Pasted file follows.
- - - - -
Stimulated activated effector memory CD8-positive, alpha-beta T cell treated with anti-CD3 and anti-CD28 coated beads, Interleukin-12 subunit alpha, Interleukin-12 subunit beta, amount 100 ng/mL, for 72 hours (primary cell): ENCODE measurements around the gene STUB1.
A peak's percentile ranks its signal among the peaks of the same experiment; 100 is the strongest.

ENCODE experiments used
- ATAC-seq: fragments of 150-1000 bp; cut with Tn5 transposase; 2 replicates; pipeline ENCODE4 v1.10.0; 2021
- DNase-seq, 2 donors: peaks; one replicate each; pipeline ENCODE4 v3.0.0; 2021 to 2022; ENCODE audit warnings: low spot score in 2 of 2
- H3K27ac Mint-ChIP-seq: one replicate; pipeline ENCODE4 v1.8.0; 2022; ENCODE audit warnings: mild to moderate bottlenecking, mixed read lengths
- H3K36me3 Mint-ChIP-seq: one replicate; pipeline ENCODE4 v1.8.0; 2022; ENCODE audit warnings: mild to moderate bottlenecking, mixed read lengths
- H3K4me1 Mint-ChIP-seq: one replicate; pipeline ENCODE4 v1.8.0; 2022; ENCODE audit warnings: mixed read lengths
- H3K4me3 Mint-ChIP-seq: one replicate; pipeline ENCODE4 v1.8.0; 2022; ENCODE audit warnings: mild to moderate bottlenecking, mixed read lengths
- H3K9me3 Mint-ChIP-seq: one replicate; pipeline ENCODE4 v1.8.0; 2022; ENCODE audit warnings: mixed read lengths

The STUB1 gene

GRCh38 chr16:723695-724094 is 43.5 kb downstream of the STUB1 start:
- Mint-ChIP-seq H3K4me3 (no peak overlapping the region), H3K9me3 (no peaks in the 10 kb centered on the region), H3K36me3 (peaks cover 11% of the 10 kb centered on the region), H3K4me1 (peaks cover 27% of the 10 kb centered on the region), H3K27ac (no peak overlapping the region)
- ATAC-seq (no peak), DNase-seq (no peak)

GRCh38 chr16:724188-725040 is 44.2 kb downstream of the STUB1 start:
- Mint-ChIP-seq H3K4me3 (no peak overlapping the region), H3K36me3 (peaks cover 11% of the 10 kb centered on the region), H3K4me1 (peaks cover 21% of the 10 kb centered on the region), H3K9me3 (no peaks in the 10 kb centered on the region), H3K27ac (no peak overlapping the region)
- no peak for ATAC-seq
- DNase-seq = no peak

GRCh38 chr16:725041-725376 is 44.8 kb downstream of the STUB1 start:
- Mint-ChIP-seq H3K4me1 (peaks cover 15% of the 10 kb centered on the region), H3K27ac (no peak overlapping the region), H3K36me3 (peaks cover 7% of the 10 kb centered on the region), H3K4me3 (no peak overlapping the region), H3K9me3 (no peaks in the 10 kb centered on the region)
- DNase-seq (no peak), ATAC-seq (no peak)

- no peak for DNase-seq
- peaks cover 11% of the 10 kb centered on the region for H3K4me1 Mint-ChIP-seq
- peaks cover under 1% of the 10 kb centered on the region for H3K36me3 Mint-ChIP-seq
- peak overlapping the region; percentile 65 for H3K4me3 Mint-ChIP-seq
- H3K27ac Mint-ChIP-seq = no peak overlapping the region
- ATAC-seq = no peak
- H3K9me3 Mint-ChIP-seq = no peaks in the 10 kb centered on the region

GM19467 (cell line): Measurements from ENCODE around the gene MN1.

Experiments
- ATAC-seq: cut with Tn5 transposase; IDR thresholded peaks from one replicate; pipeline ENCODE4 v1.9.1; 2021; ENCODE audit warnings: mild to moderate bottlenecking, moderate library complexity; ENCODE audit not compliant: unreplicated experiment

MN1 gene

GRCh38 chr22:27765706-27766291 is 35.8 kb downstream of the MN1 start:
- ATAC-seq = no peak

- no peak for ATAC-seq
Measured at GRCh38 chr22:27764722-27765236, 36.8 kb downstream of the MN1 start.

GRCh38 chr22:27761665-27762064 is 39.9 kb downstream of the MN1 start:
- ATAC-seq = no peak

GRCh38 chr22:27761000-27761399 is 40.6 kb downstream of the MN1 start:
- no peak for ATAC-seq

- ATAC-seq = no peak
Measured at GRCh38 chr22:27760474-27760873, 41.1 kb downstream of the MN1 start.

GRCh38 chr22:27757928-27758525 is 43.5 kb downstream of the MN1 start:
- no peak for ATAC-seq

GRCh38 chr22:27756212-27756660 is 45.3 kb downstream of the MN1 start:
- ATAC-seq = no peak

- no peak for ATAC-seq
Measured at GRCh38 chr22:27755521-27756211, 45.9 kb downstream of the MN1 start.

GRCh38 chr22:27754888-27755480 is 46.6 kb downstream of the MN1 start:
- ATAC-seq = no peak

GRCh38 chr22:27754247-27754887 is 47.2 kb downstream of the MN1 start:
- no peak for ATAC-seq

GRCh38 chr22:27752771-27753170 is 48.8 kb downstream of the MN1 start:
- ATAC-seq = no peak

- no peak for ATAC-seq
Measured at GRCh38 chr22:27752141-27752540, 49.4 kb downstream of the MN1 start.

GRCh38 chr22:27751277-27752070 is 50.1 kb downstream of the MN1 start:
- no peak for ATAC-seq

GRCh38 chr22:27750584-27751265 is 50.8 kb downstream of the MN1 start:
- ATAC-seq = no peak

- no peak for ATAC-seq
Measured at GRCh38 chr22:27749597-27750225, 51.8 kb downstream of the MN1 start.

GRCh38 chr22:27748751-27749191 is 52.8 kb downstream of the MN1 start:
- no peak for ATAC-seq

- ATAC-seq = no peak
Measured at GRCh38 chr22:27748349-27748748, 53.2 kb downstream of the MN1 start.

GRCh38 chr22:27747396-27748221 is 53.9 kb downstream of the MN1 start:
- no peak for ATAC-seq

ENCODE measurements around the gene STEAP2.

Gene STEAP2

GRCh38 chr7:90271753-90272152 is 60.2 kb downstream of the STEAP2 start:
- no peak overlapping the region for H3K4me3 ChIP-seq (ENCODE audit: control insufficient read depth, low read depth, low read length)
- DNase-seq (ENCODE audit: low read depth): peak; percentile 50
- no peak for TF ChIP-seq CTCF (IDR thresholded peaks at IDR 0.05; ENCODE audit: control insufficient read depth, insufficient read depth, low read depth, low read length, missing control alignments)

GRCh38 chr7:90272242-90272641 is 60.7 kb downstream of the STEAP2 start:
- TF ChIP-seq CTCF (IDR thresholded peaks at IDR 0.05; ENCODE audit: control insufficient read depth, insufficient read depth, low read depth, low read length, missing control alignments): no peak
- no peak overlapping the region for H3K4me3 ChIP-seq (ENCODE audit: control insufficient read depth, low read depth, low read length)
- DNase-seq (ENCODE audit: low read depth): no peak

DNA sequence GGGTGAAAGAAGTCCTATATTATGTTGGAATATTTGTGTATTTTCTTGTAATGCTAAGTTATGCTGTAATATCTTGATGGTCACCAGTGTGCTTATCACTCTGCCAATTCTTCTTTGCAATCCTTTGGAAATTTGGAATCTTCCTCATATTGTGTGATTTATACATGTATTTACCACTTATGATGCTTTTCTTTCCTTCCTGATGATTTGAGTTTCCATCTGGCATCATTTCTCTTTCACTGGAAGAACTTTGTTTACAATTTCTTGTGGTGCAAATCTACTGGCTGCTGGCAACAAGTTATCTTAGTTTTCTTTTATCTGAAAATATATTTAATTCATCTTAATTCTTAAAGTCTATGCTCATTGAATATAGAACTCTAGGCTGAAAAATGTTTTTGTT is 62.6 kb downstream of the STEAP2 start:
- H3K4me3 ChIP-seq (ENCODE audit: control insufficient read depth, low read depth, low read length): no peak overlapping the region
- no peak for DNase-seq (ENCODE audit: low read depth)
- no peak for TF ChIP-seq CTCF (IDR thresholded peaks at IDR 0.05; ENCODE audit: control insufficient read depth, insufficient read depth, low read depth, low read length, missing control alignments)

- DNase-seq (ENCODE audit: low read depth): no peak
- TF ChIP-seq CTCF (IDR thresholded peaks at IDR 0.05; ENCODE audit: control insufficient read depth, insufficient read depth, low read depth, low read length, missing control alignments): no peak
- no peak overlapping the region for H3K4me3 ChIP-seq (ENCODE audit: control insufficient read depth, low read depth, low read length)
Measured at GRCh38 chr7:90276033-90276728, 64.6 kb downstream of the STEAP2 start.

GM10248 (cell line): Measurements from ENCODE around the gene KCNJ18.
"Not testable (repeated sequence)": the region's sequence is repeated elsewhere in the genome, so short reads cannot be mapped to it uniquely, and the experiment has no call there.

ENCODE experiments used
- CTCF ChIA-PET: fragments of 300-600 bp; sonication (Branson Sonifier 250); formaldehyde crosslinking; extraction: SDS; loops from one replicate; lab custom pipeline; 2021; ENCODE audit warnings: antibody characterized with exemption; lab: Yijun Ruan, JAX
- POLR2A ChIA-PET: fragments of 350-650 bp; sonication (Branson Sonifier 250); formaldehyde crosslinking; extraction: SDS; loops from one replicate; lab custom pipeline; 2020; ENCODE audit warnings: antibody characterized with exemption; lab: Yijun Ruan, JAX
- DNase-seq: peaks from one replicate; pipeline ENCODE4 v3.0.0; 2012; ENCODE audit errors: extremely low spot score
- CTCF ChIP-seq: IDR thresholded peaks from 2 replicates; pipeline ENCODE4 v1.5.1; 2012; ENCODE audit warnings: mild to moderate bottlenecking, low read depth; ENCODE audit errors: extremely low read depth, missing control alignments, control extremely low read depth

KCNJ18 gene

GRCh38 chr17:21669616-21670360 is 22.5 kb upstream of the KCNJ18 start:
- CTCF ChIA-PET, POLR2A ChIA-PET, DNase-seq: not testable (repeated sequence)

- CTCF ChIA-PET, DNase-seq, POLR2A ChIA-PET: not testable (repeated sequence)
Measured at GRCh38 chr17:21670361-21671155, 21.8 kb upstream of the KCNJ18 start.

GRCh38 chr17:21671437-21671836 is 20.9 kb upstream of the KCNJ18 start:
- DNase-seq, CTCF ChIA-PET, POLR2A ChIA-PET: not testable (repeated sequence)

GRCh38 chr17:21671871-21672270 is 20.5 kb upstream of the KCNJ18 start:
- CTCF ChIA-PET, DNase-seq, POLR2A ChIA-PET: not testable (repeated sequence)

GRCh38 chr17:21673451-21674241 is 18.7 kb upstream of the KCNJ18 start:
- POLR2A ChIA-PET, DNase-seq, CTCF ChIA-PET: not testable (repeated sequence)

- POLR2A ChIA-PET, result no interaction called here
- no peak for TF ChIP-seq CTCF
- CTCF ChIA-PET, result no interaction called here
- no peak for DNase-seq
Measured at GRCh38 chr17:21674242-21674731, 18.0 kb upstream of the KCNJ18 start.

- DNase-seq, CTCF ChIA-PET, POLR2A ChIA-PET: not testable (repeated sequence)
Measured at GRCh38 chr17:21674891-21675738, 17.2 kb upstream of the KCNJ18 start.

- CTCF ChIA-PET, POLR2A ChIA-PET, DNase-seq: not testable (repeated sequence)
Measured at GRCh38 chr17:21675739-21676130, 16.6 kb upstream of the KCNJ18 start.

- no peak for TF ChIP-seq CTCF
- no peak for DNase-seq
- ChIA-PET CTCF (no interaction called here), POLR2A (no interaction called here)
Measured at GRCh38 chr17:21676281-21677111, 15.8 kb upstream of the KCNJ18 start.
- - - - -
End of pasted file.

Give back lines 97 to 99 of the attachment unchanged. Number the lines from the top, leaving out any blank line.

- CTCF ChIA-PET, DNase-seq, POLR2A ChIA-PET: not testable (repeated sequence)
Measured at GRCh38 chr17:21670361-21671155, 21.8 kb upstream of the KCNJ18 start.

GRCh38 chr17:21671437-21671836 is 20.9 kb upstream of the KCNJ18 start: